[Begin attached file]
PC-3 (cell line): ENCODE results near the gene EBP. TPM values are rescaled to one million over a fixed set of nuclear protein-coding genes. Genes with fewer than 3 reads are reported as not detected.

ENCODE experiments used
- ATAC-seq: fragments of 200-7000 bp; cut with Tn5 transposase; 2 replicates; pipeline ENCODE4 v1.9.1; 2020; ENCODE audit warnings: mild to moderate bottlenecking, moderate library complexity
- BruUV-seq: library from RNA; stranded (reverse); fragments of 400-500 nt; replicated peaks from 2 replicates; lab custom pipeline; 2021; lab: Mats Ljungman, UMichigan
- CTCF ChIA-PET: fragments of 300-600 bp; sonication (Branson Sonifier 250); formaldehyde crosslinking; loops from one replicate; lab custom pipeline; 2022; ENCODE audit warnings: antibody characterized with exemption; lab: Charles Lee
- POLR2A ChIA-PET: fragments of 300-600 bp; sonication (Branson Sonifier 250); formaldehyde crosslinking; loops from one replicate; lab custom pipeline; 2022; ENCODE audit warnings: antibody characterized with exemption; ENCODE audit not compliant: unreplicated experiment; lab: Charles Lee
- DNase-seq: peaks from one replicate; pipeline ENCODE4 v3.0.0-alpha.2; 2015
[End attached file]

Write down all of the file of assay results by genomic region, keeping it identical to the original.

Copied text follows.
PC-3 (cell line): ENCODE results near the gene EBP. TPM values are rescaled to one million over a fixed set of nuclear protein-coding genes. Genes with fewer than 3 reads are reported as not detected.

ENCODE experiments used
- ATAC-seq: fragments of 200-7000 bp; cut with Tn5 transposase; 2 replicates; pipeline ENCODE4 v1.9.1; 2020; ENCODE audit warnings: mild to moderate bottlenecking, moderate library complexity
- BruUV-seq: library from RNA; stranded (reverse); fragments of 400-500 nt; replicated peaks from 2 replicates; lab custom pipeline; 2021; lab: Mats Ljungman, UMichigan
- CTCF ChIA-PET: fragments of 300-600 bp; sonication (Branson Sonifier 250); formaldehyde crosslinking; loops from one replicate; lab custom pipeline; 2022; ENCODE audit warnings: antibody characterized with exemption; lab: Charles Lee
- POLR2A ChIA-PET: fragments of 300-600 bp; sonication (Branson Sonifier 250); formaldehyde crosslinking; loops from one replicate; lab custom pipeline; 2022; ENCODE audit warnings: antibody characterized with exemption; ENCODE audit not compliant: unreplicated experiment; lab: Charles Lee
- DNase-seq: peaks from one replicate; pipeline ENCODE4 v3.0.0-alpha.2; 2015